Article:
Run C Fun
Part Three - Challenge #11

Background:

C program source is used to demonstrate z/OS flexibility

z/OS environment includes MVS data sets and Unix files.
MVS was the z/OS grandfather operating system.
MVS excluded the Unix component.
 Therefore, MVS excluded Unix files.
 In z/OS, 'MVS data sets' and 'Unix files' are separate and unique.

While MVS and Unix are technically 2 separate operating systems, z/OS is a blend of both.
 Executable programs can be in MVS data sets or Unix files.
 Executable programs can simultaneously read and write MVS data sets and Unix files.
 Executable programs can be copied between MVS data sets and Unix files.
 The above is true for all compiled programming languages.

Challenge #11 uses C program source code to demonstrate flexibility of z/OS.

C program source is provided with comments explaining the code.

You will make simple modifications to the C program source code.

You do not need to be proficient with C programming languange to figure out the modifications. However, the challenge is opportunity to become familiar with C programming language.


Challenge:

Copy C program to your Unix directory
From ISPF enter the following to launch Unix shell prompt:
tso omvs

Copy the C program source to your Unix directory:
cp "//'zos.mtm2018.public.source(cpgm)'" cpgm.c

Compile C program from Unix shell prompt

Compile C program source creating executable in your Unix directory:
xlc -o cpgm cpgm.c

Execute the C program module from Unix shell prompt:
./cpgm

The C program counted from 1 to 10, writing each number to the display and wrote a message in Unix cpgm.output

Review cpgm.output to read the message
cat cpgm.output

Write the cpgm.output to an MVS partitioned data set member
cp cpgm.output '//pds.data(cmsg1)'


Modify and Compile Unix C program

Edit C program source in your Unix directory:
oedit cpgm.c

Observe the following:

  • /* is a comment line where the */ is the end of the comment
      Take the time to read the comments and the C code below each comment
      You may be able recognize how 1 to 10 is written to the display
      and how the text message is written to cpgm.output
  • Line 26 to 29 explains writing text message to a JCL DDNAME when the program is executed using JCL
     The specific JCL DDNAME is in the C code
Modify the C source code:
from
"My first C program on z/OS"
to
"Fail fast to succeed!"

F3 to save and return to Unix shell prompt

Compile C program source creating executable in your Unix directory:
xlc -o cpgm cpgm.c

Execute the C program module from Unix shell prompt:
./cpgm

Review cpgm.output to read the message
cat cpgm.output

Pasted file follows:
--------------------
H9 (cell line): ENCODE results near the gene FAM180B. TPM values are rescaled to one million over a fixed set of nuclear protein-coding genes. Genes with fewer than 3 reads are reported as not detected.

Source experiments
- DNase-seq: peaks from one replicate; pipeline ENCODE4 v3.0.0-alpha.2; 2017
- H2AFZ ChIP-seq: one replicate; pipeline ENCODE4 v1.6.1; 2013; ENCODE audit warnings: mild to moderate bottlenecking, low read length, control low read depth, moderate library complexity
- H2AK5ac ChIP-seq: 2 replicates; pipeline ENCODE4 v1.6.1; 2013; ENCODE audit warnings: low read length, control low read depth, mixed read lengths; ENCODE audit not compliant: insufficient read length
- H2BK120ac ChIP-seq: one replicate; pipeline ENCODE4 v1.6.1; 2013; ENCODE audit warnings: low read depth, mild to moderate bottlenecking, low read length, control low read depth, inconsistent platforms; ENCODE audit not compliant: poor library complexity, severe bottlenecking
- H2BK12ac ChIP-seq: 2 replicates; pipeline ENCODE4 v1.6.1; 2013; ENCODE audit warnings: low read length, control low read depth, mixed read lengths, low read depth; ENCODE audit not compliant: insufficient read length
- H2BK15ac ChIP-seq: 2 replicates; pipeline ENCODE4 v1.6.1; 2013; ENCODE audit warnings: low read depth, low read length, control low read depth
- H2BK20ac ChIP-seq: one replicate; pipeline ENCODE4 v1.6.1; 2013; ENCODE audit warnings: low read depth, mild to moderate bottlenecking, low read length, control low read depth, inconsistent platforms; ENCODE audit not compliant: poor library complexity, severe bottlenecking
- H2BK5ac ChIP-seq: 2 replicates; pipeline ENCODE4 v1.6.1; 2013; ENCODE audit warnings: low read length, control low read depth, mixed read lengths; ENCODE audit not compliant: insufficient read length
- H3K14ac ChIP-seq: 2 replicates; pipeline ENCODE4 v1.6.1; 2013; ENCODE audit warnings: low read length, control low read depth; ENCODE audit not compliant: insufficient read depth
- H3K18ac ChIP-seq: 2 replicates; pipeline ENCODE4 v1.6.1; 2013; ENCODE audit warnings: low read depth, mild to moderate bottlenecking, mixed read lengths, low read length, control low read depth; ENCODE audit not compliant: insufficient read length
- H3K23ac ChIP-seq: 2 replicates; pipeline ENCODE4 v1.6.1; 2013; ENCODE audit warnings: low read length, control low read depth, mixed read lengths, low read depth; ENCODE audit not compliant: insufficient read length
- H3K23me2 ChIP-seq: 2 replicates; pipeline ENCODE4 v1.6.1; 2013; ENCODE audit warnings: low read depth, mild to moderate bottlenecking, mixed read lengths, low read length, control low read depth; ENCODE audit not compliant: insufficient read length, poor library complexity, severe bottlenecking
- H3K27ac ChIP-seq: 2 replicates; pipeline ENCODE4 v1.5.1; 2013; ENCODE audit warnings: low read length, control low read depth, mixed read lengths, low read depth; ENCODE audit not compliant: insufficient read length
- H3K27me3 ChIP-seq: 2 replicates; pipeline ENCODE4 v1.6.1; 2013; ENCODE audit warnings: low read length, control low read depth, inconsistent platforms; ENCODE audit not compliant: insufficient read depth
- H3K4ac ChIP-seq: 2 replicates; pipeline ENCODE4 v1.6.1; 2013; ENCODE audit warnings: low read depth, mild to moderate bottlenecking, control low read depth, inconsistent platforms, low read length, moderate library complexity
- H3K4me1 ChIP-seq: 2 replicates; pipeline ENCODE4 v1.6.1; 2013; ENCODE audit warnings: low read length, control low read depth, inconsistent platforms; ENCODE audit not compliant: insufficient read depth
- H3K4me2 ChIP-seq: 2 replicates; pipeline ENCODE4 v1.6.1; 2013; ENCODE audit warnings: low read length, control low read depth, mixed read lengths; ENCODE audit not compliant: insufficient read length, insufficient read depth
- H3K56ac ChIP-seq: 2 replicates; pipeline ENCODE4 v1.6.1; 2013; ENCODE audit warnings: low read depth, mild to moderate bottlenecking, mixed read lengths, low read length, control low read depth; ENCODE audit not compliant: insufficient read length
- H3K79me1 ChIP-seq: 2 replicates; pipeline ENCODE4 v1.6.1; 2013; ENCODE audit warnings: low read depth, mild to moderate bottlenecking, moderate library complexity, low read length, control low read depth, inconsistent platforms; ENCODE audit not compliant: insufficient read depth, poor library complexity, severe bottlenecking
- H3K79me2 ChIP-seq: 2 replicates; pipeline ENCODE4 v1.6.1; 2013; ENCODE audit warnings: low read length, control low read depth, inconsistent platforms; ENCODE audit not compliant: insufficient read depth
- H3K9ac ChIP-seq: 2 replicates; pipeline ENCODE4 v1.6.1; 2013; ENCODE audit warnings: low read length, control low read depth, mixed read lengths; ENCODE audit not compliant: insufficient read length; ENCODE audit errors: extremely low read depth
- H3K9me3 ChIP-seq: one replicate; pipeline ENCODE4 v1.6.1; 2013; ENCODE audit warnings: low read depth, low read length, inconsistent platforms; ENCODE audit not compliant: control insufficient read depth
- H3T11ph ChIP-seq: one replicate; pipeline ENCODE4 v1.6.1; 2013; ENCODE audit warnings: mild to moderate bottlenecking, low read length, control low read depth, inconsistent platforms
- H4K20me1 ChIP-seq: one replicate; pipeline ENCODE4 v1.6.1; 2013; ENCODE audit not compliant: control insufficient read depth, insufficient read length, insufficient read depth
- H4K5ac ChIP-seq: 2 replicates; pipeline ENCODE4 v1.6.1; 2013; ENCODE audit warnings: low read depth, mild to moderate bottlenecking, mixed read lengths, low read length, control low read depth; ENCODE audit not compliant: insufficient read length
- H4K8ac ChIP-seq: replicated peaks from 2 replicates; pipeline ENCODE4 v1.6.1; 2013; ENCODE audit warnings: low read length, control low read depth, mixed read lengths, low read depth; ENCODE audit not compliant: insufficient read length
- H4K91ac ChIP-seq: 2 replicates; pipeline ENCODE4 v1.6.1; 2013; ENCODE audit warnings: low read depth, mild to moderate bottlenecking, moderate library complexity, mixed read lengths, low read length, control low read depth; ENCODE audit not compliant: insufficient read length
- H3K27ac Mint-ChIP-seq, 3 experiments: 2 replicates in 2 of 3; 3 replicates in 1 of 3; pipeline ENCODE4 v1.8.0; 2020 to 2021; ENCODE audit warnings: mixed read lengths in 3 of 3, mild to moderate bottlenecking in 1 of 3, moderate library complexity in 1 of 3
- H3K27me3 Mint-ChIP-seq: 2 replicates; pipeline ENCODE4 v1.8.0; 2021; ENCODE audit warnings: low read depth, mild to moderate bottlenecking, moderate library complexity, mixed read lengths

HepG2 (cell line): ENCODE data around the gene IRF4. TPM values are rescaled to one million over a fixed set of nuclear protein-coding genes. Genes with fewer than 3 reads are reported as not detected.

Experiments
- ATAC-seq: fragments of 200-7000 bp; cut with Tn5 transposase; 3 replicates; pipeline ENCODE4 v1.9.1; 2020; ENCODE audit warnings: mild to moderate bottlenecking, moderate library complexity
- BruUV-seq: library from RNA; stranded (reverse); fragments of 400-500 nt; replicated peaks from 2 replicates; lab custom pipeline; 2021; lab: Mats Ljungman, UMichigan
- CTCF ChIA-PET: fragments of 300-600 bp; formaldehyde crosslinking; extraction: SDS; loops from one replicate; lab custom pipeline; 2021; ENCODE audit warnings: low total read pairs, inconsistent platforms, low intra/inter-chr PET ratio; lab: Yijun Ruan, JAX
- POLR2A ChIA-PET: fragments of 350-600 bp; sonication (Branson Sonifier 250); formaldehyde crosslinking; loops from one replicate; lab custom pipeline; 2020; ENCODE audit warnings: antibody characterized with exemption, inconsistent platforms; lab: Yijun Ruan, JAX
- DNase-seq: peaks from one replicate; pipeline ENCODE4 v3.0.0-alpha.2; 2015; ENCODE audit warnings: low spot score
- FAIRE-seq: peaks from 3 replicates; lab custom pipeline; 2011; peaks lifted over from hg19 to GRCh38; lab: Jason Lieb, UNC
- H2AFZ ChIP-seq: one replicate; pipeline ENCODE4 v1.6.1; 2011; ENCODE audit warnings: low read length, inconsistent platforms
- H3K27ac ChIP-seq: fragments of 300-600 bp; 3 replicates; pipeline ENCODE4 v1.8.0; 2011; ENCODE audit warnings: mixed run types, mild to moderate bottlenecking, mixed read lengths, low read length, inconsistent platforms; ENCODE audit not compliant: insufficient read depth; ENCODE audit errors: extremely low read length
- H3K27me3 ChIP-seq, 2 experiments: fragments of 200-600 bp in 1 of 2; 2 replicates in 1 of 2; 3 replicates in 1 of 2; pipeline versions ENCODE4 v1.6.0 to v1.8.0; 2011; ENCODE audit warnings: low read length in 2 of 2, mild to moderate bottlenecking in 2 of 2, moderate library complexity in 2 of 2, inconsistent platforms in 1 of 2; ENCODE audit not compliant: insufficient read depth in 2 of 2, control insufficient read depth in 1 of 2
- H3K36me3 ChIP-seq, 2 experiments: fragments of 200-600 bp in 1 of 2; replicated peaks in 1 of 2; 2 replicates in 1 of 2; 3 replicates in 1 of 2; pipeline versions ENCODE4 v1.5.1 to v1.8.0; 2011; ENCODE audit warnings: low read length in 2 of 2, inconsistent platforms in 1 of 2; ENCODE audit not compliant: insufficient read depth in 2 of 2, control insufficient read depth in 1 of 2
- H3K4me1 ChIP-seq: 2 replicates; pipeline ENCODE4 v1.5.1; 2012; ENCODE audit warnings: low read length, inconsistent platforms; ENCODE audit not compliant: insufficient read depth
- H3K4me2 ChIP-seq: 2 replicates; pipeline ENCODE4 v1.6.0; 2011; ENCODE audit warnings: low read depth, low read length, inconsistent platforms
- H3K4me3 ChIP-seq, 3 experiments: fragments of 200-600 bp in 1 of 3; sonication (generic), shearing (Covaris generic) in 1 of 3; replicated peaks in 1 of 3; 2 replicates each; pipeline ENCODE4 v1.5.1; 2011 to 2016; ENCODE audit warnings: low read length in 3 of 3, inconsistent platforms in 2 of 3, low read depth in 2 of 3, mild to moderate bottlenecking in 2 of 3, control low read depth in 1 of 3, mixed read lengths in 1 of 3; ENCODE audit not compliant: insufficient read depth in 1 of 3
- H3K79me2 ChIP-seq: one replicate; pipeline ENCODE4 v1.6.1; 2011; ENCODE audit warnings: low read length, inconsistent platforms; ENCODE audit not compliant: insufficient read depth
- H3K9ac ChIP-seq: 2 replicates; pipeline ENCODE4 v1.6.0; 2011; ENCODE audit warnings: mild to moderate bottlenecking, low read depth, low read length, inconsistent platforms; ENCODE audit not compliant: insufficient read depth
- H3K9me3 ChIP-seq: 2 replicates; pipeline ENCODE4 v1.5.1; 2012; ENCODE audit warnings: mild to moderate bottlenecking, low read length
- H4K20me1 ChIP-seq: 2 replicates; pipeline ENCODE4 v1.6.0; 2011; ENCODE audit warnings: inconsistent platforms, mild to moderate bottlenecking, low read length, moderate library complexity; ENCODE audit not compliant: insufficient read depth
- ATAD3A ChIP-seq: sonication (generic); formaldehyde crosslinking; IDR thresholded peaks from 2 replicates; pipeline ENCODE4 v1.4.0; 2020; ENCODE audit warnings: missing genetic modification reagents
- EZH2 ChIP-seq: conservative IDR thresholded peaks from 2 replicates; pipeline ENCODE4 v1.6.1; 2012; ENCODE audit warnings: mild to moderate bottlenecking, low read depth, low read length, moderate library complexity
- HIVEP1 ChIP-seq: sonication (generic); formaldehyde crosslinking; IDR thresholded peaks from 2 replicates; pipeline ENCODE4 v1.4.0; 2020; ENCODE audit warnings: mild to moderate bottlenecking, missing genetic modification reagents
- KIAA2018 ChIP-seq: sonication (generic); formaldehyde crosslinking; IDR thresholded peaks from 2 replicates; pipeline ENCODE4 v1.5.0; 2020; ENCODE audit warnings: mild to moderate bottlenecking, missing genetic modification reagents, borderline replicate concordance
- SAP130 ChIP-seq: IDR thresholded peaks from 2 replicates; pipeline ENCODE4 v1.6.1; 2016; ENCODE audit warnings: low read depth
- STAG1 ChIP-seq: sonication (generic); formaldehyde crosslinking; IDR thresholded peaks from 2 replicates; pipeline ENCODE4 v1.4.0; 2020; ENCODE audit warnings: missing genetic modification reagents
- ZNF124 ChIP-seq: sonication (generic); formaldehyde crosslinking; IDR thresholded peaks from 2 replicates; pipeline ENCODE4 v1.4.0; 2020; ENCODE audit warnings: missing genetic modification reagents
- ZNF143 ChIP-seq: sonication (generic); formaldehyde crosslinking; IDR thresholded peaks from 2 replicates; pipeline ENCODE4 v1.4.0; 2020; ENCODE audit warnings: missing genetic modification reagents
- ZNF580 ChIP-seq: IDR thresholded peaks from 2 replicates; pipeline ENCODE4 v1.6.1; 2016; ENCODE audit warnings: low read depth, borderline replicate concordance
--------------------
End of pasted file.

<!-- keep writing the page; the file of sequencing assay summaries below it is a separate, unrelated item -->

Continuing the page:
Write the cpgm.output to a different MVS partitioned data set member, cmsg2
cp cpgm.output '//pds.data(cmsg2)'


Copy C executable module from Unix file system to MVS data set

From Unix shell prompt:
cp cpgm '//load(cpgm)'

Return to ISPF session
exit
enter


Execute MVS data set C program executable using JCL

JCL is available to compile C program source. However, JCL to compile the C program will not be used in the challenge.

The C program source was already compiled into an executable module from the Unix shell prompt and copied to an MVS data set. JCL can be used to execute the C program executable copied to the MVS data set without recompiling.

Observe the following in the JCL below:
  • CPGM is the program to be executed
  • STEPLIB DD tells the system where to search first for CPGM
     You copied CPGM from the Unix directory to your MVS LOAD data set
  • HANDLER DD is coded in the JCL
Submit the JCL from the TSO/ISPF environment and review the JCL job output using SDSF
tso submit 'zos.public.jcl(cpgmjcl)'

While TSO/ISPF environment was used to submit the JCL, the C program code is currently writing text message to a file in your unix directory, cpgm.output

The objective is to change the C program source code to write the text message to JCL HANDLER DD instead of cpgm.output

To accomplish the objective, a modification and subsequent execution of the C program is required to write to JCL HANDLER DD. You will learn several z/OS tricks to accomplish the objective.


Complete the challenge while learning new z/OS tricks

Back to the Unix shell prompt
tso omvs

Edit the C program source code
oedit cpgm.c

Observe the following in the C program source:

  • Locate C statement used to write text to cpgm.output
  • Locate C statement used to write text DD:HANDLER
  • Comment statement used to write text to cpgm.output
  • Uncomment statement used to write text DD:HANDLER
  • F3 to save and return to Unix shell prompt
Compile the modified C program source code
xlc -o cpgm cpgm.c

If compile fails, then correct error and recompile.

Write the cpgm executable to an MVS partitioned data set member
cp cpgm '//load(cpgm)'

From the Unix shell prompt - submit the JCL to execute CPGM writing text to HANDLER DD
submit "//'zos.public.jcl(cpgmjcl)'"

Verify the C program wrote the text message into P3.OUTPUT(#11)
cat '//p3.output(#11)'

If p3.output(#11) has the text message, then you successfully completed the challenge.

If p3.output(#11) is empty, then exit back to ISPF sessions and use SDSF to view JCL job output.
Locate and correct problems.


You learned a few new z/OS tricks in the challenge that other experienced z/OS technicians might be unaware of.

Next: Challenge #12